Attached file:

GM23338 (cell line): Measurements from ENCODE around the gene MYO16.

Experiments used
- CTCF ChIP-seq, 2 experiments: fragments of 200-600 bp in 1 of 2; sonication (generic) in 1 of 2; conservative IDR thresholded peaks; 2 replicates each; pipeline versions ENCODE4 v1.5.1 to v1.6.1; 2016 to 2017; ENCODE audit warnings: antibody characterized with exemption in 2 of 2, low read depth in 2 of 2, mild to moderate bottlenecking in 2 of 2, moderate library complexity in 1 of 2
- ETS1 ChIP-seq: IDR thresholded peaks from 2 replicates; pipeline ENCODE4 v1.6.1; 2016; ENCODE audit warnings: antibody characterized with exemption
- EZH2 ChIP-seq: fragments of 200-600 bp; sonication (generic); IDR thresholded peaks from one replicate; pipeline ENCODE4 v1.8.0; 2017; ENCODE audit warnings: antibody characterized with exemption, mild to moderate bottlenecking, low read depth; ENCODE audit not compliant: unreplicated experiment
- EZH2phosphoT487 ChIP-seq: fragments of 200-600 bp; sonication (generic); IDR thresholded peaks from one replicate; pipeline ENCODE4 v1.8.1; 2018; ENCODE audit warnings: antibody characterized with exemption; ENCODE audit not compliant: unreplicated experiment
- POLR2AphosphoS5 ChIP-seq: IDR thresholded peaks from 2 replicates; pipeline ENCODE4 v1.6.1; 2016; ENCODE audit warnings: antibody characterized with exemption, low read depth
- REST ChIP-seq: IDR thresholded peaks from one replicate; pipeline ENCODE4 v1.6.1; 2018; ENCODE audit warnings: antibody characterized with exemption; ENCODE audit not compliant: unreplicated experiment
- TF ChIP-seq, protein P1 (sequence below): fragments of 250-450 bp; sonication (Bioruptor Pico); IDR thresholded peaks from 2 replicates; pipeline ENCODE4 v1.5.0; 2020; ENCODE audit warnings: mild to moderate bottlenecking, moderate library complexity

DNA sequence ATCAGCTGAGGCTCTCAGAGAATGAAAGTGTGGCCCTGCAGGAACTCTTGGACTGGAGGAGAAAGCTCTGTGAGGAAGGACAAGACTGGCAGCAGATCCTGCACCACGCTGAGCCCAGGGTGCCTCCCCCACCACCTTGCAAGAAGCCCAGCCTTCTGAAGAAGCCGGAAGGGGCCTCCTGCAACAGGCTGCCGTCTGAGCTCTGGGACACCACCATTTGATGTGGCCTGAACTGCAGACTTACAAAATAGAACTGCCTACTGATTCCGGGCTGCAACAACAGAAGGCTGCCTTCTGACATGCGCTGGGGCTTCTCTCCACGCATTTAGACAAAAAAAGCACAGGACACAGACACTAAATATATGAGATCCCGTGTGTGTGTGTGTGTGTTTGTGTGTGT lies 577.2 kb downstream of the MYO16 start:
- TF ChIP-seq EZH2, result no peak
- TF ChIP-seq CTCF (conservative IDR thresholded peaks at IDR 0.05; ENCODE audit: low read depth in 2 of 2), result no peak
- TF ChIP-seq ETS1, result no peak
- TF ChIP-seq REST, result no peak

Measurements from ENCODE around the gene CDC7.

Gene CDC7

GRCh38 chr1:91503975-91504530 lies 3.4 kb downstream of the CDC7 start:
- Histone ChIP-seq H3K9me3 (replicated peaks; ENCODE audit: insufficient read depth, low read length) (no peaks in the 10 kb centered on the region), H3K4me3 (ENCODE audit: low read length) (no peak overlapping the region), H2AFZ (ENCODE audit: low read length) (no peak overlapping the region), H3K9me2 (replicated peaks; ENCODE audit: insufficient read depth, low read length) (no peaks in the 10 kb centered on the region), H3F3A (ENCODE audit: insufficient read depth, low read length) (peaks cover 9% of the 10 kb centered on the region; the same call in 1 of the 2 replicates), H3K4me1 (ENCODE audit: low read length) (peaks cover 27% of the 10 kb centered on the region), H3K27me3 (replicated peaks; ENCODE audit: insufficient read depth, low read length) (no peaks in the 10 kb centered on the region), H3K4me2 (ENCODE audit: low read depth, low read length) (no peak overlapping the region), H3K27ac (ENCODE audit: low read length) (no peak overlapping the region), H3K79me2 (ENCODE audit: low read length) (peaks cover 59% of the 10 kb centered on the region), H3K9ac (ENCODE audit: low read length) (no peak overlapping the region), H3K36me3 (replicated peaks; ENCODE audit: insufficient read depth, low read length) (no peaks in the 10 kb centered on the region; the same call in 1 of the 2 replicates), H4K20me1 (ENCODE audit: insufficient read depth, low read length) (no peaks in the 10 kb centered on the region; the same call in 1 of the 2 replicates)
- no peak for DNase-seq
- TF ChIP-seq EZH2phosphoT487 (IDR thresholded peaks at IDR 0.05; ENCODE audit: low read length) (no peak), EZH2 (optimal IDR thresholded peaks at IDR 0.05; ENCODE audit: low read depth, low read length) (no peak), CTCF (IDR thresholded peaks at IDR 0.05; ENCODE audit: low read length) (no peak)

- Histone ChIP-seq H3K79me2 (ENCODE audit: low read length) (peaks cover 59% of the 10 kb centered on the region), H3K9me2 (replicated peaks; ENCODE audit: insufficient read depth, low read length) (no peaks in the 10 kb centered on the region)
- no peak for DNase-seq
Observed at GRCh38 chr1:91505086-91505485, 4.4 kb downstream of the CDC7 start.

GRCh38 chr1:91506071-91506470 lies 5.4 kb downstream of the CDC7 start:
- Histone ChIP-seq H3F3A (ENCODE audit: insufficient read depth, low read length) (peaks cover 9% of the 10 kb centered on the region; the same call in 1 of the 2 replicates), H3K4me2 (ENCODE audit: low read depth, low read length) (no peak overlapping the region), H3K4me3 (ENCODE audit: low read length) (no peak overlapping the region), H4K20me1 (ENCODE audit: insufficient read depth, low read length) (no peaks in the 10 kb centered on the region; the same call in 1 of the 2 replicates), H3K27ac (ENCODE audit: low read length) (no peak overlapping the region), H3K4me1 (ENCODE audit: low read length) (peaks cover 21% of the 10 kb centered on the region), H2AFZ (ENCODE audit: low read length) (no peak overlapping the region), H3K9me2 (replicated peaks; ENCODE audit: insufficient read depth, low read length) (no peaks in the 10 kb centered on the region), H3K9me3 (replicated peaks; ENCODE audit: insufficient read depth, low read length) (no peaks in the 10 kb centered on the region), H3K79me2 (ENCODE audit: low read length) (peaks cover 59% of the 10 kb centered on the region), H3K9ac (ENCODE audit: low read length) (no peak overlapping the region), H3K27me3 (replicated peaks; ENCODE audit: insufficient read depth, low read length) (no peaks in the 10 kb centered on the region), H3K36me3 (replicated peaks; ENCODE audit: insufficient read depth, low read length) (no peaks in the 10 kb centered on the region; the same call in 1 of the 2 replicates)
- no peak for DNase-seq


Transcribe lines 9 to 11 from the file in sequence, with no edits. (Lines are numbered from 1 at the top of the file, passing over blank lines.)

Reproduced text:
- TF ChIP-seq, protein P1 (sequence below): fragments of 250-450 bp; sonication (Bioruptor Pico); IDR thresholded peaks from 2 replicates; pipeline ENCODE4 v1.5.0; 2020; ENCODE audit warnings: mild to moderate bottlenecking, moderate library complexity

DNA sequence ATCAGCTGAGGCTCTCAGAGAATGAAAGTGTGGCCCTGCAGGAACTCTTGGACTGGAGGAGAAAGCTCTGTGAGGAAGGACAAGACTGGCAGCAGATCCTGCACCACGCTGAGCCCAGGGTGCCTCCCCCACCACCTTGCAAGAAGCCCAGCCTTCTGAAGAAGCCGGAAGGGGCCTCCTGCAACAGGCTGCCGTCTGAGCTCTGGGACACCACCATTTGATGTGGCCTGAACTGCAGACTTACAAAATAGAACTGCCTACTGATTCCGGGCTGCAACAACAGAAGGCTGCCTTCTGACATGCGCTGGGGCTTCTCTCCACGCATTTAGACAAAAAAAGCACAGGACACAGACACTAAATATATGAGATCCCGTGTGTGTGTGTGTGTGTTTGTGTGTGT lies 577.2 kb downstream of the MYO16 start:
- TF ChIP-seq EZH2, result no peak